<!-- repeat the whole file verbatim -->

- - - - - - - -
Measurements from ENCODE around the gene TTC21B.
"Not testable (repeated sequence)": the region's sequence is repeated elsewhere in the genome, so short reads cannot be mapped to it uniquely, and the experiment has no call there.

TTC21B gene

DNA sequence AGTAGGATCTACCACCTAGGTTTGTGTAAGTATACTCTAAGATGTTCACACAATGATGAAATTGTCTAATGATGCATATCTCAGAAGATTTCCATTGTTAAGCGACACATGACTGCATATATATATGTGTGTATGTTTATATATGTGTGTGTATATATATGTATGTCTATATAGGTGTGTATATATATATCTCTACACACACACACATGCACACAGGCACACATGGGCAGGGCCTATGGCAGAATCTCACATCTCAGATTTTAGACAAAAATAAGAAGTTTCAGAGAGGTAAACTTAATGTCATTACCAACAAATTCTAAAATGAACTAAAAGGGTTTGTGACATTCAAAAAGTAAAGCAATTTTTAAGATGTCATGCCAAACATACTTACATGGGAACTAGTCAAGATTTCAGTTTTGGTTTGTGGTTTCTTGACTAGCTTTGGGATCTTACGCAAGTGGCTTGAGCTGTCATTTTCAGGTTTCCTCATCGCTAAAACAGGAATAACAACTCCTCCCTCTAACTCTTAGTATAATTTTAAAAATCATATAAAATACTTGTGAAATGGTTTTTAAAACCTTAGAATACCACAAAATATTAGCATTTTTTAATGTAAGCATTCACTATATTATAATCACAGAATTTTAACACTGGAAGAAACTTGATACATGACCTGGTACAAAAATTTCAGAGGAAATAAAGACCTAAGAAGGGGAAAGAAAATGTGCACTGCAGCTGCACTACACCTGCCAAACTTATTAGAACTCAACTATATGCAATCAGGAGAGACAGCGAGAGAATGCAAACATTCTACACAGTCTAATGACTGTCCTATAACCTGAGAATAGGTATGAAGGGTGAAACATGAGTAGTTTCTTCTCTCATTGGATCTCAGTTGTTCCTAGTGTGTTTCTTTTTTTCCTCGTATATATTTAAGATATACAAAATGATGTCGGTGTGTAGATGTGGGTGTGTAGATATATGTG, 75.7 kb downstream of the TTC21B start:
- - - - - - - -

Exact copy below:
Measurements from ENCODE around the gene TTC21B.
"Not testable (repeated sequence)": the region's sequence is repeated elsewhere in the genome, so short reads cannot be mapped to it uniquely, and the experiment has no call there.

TTC21B gene

DNA sequence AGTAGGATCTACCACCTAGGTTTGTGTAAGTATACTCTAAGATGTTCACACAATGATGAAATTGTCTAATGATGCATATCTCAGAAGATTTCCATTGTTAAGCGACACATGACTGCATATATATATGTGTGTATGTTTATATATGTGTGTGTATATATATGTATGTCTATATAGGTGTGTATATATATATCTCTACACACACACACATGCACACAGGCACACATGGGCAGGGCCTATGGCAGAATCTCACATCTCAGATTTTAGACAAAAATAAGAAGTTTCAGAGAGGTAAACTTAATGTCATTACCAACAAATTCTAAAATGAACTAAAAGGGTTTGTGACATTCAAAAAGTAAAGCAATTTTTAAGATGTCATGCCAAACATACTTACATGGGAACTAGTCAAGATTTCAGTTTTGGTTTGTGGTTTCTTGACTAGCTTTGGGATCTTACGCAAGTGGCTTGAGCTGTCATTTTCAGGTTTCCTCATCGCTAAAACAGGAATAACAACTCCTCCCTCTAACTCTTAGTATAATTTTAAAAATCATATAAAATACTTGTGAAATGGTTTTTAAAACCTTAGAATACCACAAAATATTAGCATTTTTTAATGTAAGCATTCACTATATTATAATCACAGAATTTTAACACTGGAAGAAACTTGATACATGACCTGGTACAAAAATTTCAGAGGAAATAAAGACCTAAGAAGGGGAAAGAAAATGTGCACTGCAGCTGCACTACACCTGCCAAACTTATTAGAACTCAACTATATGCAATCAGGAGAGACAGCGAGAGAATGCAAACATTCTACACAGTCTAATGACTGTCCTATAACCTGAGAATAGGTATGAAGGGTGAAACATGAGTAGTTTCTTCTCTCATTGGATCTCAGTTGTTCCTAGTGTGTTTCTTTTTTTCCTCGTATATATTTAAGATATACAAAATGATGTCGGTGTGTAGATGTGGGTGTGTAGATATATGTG, 75.7 kb downstream of the TTC21B start: